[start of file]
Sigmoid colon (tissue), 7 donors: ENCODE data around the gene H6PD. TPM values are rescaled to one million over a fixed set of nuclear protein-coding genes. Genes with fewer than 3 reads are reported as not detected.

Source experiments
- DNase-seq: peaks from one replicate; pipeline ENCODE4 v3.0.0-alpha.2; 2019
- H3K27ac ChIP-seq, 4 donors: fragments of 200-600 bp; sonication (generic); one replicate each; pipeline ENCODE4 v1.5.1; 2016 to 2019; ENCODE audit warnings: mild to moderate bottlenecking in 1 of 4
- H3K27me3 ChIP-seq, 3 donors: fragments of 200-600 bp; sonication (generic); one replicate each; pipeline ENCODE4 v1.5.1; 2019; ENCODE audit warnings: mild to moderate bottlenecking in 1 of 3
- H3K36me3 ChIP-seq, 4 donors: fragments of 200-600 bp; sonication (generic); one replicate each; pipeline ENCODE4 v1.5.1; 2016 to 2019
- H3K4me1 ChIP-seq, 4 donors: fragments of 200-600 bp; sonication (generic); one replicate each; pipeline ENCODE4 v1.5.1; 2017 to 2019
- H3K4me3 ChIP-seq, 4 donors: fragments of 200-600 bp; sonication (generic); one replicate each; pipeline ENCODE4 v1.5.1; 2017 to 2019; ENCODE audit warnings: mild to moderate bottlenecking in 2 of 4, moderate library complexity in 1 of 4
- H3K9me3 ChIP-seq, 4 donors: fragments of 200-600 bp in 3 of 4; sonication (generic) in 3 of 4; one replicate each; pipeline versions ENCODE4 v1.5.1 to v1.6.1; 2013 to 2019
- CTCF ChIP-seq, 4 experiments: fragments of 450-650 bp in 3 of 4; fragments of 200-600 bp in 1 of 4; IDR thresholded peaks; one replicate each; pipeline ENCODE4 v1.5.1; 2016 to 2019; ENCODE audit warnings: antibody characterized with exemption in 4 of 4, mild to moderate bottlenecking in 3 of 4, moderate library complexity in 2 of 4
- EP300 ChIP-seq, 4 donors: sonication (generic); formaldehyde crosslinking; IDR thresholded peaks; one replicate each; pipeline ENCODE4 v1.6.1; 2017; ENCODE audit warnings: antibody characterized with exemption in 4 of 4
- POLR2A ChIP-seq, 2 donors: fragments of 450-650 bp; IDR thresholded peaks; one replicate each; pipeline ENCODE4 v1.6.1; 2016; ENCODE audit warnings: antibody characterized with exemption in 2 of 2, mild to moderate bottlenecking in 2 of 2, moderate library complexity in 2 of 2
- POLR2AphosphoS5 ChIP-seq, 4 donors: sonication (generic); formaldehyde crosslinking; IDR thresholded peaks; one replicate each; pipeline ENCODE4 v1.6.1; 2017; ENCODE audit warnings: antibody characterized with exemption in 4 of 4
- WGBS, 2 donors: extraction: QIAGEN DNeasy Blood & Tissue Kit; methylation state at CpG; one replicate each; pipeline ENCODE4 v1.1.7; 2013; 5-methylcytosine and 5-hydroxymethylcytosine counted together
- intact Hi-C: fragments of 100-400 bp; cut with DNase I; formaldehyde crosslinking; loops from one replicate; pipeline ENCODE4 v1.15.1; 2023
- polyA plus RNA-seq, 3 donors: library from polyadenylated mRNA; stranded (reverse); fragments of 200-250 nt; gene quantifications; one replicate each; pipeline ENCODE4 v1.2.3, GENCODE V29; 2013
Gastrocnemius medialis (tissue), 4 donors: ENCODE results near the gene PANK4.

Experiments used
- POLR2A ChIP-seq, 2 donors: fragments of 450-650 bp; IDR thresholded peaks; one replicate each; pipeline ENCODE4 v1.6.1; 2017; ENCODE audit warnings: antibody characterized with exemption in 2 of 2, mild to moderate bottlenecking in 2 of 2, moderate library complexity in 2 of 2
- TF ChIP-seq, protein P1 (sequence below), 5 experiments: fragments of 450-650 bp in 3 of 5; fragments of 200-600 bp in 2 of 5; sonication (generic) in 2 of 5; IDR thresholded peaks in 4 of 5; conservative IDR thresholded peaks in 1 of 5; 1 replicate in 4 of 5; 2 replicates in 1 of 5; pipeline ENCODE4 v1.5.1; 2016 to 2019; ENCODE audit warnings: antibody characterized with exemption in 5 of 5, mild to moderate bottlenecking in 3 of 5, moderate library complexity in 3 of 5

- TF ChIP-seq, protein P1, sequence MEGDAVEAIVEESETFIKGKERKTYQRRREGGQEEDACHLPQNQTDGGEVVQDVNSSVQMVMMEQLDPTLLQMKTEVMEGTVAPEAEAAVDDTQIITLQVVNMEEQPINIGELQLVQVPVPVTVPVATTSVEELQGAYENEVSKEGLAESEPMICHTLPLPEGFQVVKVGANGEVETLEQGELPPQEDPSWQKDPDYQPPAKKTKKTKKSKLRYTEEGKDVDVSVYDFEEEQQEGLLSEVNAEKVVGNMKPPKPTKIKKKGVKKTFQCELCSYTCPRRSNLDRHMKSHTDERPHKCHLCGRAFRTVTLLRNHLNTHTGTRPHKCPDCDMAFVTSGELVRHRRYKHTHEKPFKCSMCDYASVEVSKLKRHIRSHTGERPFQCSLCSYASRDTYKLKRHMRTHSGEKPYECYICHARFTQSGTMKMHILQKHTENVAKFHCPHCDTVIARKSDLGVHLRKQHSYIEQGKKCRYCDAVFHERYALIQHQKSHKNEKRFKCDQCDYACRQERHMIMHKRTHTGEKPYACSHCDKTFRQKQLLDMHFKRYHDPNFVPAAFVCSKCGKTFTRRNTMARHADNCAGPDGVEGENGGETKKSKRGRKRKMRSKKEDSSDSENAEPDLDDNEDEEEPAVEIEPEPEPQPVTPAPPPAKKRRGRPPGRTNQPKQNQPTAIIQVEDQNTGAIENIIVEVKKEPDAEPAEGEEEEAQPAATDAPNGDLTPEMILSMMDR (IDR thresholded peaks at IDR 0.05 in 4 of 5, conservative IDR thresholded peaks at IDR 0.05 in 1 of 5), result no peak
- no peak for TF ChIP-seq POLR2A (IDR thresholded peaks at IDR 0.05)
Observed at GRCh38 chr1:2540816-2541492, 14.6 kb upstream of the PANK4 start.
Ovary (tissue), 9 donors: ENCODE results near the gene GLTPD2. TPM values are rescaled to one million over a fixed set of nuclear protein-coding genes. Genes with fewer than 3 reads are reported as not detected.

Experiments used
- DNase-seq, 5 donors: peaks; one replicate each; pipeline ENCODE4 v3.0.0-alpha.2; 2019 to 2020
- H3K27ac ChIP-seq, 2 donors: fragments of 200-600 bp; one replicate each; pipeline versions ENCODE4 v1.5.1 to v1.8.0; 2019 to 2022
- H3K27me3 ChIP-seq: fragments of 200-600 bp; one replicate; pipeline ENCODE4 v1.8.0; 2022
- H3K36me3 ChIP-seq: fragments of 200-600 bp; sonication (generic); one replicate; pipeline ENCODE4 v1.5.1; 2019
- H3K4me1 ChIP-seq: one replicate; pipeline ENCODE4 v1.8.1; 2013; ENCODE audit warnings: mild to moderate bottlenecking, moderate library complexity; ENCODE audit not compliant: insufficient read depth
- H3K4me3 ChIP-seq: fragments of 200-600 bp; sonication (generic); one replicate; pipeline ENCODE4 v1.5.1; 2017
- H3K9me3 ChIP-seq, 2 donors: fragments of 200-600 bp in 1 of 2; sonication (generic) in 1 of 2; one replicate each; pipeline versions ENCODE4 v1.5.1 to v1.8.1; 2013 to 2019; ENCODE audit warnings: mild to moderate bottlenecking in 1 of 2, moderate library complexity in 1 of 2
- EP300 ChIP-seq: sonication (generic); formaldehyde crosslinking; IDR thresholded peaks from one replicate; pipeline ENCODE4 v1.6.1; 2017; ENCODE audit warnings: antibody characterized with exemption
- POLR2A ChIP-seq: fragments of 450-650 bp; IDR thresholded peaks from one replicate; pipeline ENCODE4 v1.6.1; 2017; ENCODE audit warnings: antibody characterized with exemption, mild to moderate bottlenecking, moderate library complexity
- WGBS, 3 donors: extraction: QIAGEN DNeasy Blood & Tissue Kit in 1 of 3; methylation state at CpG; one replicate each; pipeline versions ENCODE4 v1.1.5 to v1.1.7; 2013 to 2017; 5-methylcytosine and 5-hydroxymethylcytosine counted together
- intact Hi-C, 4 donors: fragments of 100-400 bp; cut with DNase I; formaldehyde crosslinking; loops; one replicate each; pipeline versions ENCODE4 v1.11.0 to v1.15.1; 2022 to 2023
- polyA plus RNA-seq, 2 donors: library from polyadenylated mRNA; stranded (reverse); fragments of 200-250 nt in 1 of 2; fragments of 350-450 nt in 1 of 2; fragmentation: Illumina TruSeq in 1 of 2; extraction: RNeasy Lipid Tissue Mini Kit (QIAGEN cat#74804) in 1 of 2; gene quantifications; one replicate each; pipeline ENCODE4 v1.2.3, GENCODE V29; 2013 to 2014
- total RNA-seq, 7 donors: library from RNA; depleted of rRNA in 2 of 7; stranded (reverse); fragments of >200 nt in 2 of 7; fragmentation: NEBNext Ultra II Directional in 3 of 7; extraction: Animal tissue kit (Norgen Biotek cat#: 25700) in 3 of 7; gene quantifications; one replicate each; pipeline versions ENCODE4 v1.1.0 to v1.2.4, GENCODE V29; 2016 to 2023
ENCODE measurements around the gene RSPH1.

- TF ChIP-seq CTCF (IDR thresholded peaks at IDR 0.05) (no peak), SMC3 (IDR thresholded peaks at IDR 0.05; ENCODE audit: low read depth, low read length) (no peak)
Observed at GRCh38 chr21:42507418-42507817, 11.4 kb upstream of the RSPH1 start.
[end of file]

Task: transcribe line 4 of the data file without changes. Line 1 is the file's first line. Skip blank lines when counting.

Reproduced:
- H3K27ac ChIP-seq, 4 donors: fragments of 200-600 bp; sonication (generic); one replicate each; pipeline ENCODE4 v1.5.1; 2016 to 2019; ENCODE audit warnings: mild to moderate bottlenecking in 1 of 4